Understanding mail relay options with Office 365

One of the most commonly misunderstood aspects of an Office 365 rollout is what to do with scanners and other applications that need to relay mail. Microsoft publishes documentation on this but in my experience many who are unfamiliar with SMTP flow quickly get in over their heads.

I generally recommend relaying via the MX record for all applications unless your source can't support it. This has several advantages:

  • it can be configured to support both internal and external recipients
  • it doesn't require a mailbox license
  • it has the least requirements for authentication

Note that you always have to send as an accepted domain in Exchange to make this work.

I've seen an uptick in support requests with a new SMTP error code in Office 365:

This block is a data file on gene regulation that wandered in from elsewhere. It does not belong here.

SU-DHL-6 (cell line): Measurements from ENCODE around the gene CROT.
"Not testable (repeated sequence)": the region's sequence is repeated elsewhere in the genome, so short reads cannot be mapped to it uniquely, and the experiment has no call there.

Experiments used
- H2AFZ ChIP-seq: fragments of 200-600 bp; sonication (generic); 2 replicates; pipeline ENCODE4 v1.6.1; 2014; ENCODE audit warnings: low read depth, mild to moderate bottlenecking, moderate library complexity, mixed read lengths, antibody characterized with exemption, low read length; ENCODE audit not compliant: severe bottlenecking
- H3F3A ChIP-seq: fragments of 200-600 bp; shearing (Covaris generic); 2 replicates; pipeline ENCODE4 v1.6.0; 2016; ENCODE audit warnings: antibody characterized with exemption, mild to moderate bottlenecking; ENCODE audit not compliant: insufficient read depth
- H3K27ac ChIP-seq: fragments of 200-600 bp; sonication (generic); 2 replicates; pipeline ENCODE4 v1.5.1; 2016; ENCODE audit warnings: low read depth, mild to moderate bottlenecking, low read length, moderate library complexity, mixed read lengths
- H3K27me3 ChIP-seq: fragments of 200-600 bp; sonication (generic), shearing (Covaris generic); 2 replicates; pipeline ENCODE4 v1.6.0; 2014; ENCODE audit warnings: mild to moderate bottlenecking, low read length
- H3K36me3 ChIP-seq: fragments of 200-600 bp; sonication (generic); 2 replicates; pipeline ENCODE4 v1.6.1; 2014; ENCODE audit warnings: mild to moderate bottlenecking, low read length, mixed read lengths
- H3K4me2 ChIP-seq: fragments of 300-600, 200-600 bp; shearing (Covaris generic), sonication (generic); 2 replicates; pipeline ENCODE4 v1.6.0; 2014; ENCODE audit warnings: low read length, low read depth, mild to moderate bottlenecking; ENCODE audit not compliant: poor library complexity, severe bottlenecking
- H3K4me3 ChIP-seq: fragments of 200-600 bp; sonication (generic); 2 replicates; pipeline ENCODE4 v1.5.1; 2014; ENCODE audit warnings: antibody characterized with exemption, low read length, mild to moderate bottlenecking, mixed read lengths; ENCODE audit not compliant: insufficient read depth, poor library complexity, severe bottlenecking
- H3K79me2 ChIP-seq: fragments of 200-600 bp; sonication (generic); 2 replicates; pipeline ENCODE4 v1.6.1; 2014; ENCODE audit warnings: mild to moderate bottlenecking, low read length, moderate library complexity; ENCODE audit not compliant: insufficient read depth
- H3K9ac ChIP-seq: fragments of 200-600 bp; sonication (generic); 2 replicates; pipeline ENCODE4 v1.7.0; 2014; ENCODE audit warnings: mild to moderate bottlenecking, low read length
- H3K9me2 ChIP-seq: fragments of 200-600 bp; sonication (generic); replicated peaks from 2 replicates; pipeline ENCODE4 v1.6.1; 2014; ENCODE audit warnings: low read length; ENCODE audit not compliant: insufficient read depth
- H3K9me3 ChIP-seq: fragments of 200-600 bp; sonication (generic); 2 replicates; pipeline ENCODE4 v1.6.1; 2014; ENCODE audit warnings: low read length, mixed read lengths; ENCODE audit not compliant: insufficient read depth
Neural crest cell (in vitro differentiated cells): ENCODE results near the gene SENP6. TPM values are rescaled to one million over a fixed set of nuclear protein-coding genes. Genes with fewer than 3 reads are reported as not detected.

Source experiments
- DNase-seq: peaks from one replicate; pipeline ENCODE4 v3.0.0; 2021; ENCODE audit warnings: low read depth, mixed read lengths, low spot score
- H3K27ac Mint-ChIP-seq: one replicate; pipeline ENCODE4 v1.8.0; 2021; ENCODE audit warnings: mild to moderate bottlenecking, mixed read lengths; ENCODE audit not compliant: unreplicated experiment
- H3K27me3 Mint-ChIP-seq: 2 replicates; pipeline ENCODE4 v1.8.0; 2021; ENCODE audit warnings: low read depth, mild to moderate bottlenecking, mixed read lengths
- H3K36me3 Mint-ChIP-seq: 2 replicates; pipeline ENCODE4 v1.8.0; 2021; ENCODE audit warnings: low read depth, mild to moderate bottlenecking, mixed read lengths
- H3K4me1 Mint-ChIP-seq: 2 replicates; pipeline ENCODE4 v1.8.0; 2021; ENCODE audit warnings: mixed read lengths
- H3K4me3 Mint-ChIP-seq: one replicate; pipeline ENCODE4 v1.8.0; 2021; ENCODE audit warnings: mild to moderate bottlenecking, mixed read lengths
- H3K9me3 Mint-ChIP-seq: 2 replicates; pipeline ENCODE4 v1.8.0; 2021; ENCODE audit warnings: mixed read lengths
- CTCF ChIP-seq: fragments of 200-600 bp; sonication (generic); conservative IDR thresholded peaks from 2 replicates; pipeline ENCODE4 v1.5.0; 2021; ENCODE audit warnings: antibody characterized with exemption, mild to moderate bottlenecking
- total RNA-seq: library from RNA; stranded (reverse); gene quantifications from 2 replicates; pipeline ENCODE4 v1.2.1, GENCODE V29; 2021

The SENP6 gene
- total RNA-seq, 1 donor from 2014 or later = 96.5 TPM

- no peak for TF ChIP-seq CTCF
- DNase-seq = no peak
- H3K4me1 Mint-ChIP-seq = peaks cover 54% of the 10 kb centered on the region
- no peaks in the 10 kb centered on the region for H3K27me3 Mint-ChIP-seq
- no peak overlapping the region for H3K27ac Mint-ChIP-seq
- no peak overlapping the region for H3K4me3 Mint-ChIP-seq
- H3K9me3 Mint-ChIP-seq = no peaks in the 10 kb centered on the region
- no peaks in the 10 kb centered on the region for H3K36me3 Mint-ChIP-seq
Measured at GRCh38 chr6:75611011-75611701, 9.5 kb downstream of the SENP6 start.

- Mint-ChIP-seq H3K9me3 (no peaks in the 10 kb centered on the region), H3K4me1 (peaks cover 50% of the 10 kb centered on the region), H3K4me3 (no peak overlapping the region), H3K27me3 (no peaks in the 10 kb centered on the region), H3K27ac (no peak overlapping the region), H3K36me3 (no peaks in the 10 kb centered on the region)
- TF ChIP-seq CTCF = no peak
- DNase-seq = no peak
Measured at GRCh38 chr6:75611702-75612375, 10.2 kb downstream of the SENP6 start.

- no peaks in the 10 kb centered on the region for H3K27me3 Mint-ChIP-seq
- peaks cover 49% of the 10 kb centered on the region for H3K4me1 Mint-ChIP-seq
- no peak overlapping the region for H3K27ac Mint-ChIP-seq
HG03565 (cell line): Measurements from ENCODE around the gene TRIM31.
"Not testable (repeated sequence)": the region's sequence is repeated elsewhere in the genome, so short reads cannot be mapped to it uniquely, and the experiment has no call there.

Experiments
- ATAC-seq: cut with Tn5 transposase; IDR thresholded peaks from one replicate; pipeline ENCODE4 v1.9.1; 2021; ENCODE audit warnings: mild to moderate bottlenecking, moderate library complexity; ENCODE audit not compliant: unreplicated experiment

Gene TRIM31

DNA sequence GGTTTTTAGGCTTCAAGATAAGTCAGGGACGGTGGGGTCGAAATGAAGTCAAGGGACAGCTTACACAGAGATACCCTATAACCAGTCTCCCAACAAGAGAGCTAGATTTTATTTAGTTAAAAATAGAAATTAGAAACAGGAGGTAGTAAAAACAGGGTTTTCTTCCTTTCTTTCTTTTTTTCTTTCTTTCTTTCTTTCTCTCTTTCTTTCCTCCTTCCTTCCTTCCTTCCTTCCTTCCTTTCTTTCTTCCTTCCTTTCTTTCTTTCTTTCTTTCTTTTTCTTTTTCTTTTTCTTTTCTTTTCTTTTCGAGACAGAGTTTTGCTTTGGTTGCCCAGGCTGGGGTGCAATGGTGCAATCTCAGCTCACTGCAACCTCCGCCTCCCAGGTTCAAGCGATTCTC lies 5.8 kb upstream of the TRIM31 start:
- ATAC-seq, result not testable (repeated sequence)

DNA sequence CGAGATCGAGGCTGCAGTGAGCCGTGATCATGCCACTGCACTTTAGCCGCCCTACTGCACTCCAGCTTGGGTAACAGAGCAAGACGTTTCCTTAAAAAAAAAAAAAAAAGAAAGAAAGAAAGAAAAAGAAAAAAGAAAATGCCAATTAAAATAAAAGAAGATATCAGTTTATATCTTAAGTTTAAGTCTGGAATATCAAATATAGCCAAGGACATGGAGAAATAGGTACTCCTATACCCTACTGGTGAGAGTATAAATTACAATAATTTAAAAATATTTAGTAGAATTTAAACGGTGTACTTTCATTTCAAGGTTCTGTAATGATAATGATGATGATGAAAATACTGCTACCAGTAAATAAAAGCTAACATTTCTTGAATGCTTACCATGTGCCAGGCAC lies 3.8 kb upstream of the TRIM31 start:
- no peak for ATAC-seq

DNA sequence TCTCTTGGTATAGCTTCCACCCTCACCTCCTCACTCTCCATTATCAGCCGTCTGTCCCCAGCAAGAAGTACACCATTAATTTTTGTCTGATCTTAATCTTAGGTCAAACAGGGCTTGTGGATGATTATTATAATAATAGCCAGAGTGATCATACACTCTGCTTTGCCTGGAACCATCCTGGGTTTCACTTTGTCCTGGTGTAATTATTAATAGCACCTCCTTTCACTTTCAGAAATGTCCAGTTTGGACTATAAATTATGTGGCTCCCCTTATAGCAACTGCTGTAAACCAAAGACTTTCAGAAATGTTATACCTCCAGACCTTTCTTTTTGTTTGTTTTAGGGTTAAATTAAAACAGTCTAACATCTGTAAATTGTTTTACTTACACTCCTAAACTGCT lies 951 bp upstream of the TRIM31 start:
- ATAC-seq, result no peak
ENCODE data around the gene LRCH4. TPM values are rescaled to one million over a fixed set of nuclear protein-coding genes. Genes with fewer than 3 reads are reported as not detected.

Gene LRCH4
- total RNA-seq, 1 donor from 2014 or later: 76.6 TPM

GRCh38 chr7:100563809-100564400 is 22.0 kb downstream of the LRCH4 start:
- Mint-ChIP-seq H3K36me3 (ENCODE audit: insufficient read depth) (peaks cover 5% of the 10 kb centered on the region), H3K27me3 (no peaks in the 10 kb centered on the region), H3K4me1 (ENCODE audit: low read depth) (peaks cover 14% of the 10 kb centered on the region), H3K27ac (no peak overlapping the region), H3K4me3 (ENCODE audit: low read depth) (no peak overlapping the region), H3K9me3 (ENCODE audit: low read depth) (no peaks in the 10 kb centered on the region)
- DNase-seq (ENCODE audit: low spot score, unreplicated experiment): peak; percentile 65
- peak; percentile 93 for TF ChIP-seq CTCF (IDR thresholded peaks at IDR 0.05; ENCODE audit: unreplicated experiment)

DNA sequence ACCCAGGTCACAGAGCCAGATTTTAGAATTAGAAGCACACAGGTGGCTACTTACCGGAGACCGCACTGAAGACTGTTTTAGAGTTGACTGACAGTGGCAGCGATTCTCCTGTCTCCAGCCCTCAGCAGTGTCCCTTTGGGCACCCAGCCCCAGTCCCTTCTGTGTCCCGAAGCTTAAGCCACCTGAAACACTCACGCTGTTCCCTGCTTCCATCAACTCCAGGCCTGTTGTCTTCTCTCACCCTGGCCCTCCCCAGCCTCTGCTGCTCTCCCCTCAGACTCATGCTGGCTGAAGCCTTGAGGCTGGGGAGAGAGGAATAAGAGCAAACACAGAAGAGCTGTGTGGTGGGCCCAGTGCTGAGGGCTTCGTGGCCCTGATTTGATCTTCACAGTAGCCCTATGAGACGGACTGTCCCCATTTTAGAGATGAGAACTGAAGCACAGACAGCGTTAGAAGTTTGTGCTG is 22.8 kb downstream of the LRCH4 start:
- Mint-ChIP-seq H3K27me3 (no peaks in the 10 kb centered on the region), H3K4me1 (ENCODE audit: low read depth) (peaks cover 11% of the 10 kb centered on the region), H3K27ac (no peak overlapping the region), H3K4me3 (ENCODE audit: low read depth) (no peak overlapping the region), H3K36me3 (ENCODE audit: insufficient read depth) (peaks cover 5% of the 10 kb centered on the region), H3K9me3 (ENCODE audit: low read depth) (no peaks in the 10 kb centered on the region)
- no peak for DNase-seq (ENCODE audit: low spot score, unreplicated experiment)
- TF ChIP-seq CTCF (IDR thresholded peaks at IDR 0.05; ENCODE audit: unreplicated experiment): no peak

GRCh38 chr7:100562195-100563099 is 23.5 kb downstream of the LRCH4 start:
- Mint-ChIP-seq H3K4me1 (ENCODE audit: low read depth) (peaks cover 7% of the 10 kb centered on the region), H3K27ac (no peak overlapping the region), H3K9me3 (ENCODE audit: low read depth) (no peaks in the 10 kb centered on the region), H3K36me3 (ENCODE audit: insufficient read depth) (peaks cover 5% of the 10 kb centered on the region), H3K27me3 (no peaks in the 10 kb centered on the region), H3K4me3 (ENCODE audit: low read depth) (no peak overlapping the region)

451 4.4.62 Mail sent to the wrong Office 365 region. ATTR35.

It seems that Microsoft (somewhat quitely) began enforcing MX record external relay authentication. If you're relaying directly to your record as @domain.com to an EXTERNAL recipient, say @domain2.com, then you must create a connector to let Office 365 know this is an authenticated source. You don't have to have a certificate or user for this method, only a specific IP address.

I've also seen customers do a DNS lookup for their MX record until they get an IP address, and then use that IP address for legacy equipment that doesn't support a hostname (i.e. AS/400). Do not do this. Microsoft rotates IPs and it's never a sure bet that an IP in use at any given moment will always work. If you need to relay to an IP address, you should create an internal relay that DOES support a DNS-based hostname - Exchange Hybrid, IIS, or Postfix, for example - and relay to that.


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